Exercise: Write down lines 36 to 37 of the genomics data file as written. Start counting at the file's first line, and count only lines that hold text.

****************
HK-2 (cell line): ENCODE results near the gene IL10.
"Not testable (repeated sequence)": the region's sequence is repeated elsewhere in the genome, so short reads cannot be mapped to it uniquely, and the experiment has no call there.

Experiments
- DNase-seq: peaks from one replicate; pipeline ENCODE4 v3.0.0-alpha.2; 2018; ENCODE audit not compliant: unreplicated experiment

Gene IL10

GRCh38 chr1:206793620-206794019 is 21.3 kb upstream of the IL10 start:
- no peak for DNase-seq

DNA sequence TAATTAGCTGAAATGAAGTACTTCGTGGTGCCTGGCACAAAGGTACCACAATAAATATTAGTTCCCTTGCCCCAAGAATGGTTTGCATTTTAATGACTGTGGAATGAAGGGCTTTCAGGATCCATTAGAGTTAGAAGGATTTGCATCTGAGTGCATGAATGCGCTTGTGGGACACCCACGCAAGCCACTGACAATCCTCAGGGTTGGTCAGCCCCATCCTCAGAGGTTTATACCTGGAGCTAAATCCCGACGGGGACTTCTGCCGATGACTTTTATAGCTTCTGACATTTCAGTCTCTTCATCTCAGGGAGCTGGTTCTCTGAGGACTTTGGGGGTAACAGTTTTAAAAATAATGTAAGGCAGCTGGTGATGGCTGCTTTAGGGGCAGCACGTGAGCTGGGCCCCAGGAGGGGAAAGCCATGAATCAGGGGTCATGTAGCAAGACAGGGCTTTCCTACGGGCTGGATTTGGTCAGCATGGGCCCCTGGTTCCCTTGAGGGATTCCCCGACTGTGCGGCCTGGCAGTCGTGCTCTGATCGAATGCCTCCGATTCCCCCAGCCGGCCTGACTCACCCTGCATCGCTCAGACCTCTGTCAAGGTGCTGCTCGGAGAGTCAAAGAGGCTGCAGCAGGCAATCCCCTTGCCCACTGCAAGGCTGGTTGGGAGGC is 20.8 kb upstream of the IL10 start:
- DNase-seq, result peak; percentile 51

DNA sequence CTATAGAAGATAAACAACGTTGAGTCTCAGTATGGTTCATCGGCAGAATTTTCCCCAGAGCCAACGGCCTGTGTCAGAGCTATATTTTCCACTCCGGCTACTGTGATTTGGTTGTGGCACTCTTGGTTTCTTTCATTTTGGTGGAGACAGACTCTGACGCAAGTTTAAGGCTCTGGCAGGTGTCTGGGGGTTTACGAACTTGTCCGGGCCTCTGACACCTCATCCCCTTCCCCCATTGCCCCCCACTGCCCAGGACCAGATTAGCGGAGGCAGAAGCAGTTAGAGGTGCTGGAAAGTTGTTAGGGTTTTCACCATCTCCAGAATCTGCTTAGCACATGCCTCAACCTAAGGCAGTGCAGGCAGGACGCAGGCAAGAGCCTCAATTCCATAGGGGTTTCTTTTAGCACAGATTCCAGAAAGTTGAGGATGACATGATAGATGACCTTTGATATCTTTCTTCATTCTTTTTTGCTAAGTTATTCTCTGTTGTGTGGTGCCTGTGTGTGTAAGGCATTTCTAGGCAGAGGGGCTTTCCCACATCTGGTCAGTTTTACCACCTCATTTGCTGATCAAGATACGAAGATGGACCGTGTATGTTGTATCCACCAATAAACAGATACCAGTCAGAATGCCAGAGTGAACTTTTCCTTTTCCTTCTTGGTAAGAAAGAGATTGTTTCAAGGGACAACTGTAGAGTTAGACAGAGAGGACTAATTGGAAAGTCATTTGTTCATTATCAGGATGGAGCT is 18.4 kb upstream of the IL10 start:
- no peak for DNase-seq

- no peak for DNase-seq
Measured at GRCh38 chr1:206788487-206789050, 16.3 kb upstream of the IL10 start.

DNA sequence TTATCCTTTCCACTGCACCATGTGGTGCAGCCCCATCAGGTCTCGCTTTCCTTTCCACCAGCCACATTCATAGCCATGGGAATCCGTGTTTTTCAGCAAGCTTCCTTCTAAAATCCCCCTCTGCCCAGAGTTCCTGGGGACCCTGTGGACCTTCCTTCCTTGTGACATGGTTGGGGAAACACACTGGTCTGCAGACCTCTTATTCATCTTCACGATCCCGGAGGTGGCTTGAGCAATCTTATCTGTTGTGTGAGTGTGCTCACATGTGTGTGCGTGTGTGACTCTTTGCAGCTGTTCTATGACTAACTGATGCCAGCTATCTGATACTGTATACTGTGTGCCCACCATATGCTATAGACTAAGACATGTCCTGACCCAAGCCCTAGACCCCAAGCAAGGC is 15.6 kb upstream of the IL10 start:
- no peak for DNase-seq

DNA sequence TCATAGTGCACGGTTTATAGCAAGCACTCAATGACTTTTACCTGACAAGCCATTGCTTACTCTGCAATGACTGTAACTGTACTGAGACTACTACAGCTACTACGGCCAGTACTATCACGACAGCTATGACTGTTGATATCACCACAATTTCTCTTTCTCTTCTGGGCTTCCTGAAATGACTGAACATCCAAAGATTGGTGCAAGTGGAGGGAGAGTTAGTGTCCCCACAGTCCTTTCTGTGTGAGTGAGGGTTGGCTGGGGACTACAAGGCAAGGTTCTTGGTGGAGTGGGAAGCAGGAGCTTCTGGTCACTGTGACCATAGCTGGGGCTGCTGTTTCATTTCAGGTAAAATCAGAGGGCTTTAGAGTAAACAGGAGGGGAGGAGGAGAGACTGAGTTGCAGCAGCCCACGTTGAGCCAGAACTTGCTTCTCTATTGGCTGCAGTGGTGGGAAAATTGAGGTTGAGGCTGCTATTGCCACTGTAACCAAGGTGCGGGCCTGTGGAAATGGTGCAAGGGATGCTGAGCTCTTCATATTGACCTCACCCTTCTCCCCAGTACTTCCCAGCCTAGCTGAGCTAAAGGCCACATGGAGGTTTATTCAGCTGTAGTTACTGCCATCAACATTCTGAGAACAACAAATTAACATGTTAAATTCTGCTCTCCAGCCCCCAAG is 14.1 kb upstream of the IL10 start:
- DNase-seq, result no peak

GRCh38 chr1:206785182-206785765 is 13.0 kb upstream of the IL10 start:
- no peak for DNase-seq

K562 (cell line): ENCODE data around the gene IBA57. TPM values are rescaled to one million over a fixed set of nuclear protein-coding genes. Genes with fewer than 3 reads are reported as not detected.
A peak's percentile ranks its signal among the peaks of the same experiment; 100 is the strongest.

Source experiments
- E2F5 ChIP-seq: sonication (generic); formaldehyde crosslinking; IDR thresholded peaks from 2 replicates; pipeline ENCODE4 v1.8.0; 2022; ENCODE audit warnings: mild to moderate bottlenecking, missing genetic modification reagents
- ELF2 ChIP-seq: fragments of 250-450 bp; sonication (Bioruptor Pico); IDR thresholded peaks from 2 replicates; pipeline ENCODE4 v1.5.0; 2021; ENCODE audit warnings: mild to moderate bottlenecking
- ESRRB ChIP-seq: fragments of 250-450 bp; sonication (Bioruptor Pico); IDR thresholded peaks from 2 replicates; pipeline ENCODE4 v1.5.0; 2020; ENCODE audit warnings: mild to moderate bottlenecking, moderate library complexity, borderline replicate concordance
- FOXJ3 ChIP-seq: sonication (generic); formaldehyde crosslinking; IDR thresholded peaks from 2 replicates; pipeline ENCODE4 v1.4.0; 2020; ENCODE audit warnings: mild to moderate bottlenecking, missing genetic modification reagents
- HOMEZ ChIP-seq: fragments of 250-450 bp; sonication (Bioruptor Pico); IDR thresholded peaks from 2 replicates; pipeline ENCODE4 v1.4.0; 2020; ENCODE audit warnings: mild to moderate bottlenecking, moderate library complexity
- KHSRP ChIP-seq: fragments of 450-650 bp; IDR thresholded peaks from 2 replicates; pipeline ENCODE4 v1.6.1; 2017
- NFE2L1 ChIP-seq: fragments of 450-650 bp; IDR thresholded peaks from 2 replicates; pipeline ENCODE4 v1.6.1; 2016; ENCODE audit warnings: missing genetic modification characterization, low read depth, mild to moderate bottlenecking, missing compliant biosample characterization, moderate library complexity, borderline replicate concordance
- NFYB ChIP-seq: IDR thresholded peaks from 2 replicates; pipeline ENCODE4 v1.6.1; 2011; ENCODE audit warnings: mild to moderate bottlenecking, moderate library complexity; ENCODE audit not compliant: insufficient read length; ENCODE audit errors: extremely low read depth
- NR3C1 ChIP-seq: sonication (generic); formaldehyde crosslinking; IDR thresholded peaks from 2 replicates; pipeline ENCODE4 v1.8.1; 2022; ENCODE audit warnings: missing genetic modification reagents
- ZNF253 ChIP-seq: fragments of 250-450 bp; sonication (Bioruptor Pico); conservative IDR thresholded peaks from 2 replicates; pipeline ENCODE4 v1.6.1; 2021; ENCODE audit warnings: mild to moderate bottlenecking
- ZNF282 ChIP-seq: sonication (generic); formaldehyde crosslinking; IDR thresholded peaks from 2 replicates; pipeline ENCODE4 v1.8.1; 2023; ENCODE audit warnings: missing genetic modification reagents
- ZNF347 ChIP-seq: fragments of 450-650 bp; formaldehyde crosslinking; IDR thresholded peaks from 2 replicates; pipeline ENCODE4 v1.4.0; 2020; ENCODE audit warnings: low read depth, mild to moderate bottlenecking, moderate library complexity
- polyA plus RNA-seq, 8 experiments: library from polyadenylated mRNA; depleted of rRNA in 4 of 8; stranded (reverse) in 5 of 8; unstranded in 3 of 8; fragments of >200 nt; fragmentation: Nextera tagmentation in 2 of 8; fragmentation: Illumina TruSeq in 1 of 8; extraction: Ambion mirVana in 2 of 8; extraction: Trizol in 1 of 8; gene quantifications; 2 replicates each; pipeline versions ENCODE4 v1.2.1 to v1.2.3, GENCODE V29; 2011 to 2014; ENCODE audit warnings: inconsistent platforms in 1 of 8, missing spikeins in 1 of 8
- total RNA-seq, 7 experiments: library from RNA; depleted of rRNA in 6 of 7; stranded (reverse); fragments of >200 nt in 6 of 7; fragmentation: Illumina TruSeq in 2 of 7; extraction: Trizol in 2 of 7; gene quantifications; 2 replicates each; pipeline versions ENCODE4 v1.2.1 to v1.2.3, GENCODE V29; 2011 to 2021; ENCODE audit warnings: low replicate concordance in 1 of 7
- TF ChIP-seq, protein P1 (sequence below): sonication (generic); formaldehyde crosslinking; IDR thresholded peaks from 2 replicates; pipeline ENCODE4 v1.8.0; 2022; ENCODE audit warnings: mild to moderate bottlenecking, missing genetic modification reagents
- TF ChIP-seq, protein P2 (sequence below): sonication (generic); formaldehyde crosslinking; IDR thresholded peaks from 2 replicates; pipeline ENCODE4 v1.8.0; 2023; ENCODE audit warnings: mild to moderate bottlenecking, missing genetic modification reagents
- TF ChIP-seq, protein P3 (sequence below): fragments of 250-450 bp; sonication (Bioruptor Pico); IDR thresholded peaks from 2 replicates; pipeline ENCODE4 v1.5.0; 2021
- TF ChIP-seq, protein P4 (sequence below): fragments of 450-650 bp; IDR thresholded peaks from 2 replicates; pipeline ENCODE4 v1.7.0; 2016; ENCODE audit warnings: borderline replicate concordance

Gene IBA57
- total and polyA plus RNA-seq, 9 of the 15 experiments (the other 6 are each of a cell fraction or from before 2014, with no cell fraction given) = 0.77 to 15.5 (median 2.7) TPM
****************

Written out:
- total RNA-seq, 7 experiments: library from RNA; depleted of rRNA in 6 of 7; stranded (reverse); fragments of >200 nt in 6 of 7; fragmentation: Illumina TruSeq in 2 of 7; extraction: Trizol in 2 of 7; gene quantifications; 2 replicates each; pipeline versions ENCODE4 v1.2.1 to v1.2.3, GENCODE V29; 2011 to 2021; ENCODE audit warnings: low replicate concordance in 1 of 7
- TF ChIP-seq, protein P1 (sequence below): sonication (generic); formaldehyde crosslinking; IDR thresholded peaks from 2 replicates; pipeline ENCODE4 v1.8.0; 2022; ENCODE audit warnings: mild to moderate bottlenecking, missing genetic modification reagents